MarkyMark said...
This comment has been removed by the author.
Anonymous said...

Character...I believe that it is the defining word to determine whether someone is going to be a good husband and a good father. Being a good provider may (for unavoidable reasons) not be possible during the marriage but being of good character will make all the difference in a life partner.

My mother told me two of the easiest ways to determine character of a potential husband: (1) how does he treat his own mother, grandmother. Is he considerate, gentle, responsible? No, I am not advocating marrying a "mama's boy" (2) does he always return the market cart to the return stall in the parking lot. This sounds silly until you realize that not doing this demonstrates a lack of concern for others in general and the "cart boy" that has to hunt down the carts in particular. It is also an indication of basic sloth which does not bode well in a life partnership. Again, small things are "tells" about character.

I am so glad that I listened to my mom. No matter what other compromises I have had to make in my life I have never, ever had to worry about or apologize for the character of my husband, my best friend.

tales_from_the_crib said...

another excellent post.
thank you.

Laura said...


I don't know if you saw it or know what it means, but in markymark's post he says "bastard children". That is a highly offensive term that shouldn't be used! I hope you will delete it.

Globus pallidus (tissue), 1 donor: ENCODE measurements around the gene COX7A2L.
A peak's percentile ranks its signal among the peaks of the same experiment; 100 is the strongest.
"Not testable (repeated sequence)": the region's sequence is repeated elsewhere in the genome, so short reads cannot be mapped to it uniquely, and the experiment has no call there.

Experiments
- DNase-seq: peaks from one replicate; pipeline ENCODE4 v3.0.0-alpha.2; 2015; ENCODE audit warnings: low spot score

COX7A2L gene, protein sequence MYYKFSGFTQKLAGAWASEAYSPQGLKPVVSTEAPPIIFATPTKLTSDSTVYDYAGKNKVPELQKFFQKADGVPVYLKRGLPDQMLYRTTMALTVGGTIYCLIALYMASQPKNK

Thursday's Child said...

Excellent post. You are so right.

Anonymous said...

I find Markymark's post here insulting and rude-not to mention uninformed throughout most of it. This is not a forum for negativity and cuss words. Find a therapist to deal with your anger issues.

Stacee said...

I just happened upon your blog through some other blogs I was reading - and had to stop for a moment to say what a beautiful, eloquent post! I think it held both men and women accountable for their choices and convictions. My husband is not much of a reader, but I am going to share your post with him - I think it is something he needs to hear to help strengthen him and show him that he is on the right path (recently giving up his struggling business to go back to working for someone else in exchange for a guaranteed solid paycheck each month!). Your post is so motivating, I had a lot of negative energy today and really needed something to lift my soul!

Anonymous said...

This is a wonderful post!
: )You've definitely written some very truthful words as well as the other women who've posted here too. I also wasn't worried about my husband's financial ability to provide for us when I married him either even though when we met he didn't have a steady job. He's a professional classical freelance musician and children's music teacher too, so when he works it's purely based on his own reputation of talent and professionalism.